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Homework Help: Lagrangian for inverted pendulum

  1. Sep 22, 2008 #1
    An inverted pendulum consists of a particle of mass [tex]m[/tex] supported by a rigid massless rod of length [tex]l[/tex]. The pivot [tex]O[/tex] has a vertical motion given by [tex]z=Asin\omega t[/tex]. Obtain the Lagrangian and find the differential equation of motion.

    I'm not sure how to obtain the kinetic and potential energies. For the potential energy, would it just be
    [tex]V=mglcos\theta+Asin\omega t[/tex]?

    And is the kinetic energy
    [tex]T=\frac{1}{2}m(l^{2}\dot{\theta}^{2}+A^{2}\omega^{2}cos^{2}\omega t)[/tex]?

    Since the Lagrangian wouldn't be time-independent, would this in any way affect the Euler-Lagrange equation, or would it remain the same?

    Thanks, all.
  2. jcsd
  3. Sep 23, 2008 #2
    Also, when the problem says 'inverted pendulum', does this mean that there's some kind of force preventing the pendulum from rotating to an equilibrium position (i.e. hanging straight down)? When I think of it, I visualize something like a metronome... does this sound right?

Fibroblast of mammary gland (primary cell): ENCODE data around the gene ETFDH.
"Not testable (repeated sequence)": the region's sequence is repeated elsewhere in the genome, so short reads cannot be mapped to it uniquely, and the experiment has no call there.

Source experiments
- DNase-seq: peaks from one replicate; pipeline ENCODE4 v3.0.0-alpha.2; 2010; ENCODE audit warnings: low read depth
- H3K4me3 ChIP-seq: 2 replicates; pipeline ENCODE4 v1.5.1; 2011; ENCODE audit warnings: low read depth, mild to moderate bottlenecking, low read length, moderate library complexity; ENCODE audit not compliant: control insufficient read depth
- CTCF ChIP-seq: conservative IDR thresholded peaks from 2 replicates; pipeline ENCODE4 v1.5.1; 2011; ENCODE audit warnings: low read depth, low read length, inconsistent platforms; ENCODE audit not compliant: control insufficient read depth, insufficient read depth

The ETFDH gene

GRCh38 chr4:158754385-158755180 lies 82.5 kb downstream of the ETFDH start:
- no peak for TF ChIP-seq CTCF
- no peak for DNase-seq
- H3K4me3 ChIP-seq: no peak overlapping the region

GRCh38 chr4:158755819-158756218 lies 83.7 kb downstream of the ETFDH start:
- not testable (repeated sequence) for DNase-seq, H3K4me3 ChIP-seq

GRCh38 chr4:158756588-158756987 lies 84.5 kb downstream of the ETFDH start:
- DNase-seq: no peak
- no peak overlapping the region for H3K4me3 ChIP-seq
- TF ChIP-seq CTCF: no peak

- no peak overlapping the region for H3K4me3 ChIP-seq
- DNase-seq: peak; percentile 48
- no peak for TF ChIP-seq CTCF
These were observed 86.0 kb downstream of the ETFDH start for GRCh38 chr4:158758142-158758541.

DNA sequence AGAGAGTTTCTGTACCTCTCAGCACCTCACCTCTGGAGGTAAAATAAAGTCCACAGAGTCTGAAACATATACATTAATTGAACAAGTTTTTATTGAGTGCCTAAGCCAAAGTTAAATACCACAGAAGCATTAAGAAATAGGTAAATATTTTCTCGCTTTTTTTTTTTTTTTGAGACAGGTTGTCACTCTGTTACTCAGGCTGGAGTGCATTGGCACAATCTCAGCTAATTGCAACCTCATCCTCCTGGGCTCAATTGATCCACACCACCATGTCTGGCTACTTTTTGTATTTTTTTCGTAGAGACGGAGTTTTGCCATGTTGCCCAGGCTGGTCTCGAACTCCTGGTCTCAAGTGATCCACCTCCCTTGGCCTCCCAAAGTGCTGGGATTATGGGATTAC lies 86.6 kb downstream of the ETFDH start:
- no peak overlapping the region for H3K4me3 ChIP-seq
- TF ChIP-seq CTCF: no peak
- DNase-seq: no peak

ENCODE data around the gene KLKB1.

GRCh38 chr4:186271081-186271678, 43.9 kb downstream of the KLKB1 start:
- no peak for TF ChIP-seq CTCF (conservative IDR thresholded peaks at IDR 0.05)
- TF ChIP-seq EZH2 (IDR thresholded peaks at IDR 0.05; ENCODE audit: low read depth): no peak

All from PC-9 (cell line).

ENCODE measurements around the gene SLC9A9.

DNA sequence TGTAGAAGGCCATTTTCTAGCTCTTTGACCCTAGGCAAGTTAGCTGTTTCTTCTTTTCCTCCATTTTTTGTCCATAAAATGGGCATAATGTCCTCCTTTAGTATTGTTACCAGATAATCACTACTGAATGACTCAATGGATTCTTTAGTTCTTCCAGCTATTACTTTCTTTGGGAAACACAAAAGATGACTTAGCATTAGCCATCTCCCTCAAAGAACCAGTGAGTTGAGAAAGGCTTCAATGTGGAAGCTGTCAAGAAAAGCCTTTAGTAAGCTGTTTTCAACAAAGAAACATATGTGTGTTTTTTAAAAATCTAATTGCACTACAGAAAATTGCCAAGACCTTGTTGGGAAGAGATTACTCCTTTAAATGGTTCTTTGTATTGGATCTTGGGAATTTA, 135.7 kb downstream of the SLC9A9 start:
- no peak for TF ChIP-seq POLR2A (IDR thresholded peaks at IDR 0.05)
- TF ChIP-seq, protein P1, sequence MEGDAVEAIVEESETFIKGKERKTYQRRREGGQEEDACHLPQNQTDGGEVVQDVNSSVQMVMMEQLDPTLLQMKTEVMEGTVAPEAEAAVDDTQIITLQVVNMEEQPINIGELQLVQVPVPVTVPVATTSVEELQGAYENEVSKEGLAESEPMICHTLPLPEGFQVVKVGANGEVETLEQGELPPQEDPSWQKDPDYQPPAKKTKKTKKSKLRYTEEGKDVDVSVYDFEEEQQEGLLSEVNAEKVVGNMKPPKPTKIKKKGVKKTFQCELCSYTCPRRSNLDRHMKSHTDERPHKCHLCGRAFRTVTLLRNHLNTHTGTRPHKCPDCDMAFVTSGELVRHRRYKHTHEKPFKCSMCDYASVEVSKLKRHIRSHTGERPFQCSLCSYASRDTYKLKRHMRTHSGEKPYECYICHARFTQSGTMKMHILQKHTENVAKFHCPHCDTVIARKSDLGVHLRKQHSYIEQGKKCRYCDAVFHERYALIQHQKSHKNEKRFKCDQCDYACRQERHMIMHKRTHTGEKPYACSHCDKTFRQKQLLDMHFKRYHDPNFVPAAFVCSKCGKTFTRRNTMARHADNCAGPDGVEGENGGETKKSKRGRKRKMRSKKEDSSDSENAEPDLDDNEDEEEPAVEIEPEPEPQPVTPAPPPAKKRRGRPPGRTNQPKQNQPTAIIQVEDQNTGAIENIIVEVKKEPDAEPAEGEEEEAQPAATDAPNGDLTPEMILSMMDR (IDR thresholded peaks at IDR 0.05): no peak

4. Sep 27, 2008 #3
    I saw this video on YouTube, and I just understood what it means by "inverted pendulum":

    I guess the one in the problem is identical to this one, exact that the motion is vertical and given by the equation above.

    So any ideas on the kinetic and potential energies, or on how the Euler-Lagrange equation changes if they're explicitly time-dependent?
    Last edited by a moderator: Sep 25, 2014
  5. Sep 30, 2008 #4
    Well, as far as I can see in derivations, a rheonomic constraint shouldn't really matter. But what should I do with the time? Should I just ignore it and use the Euler-Lagrange equation normally, or should I treat it as a generalized coordinate?

    And does anyone have any suggestions for the kinetic and potential energies?
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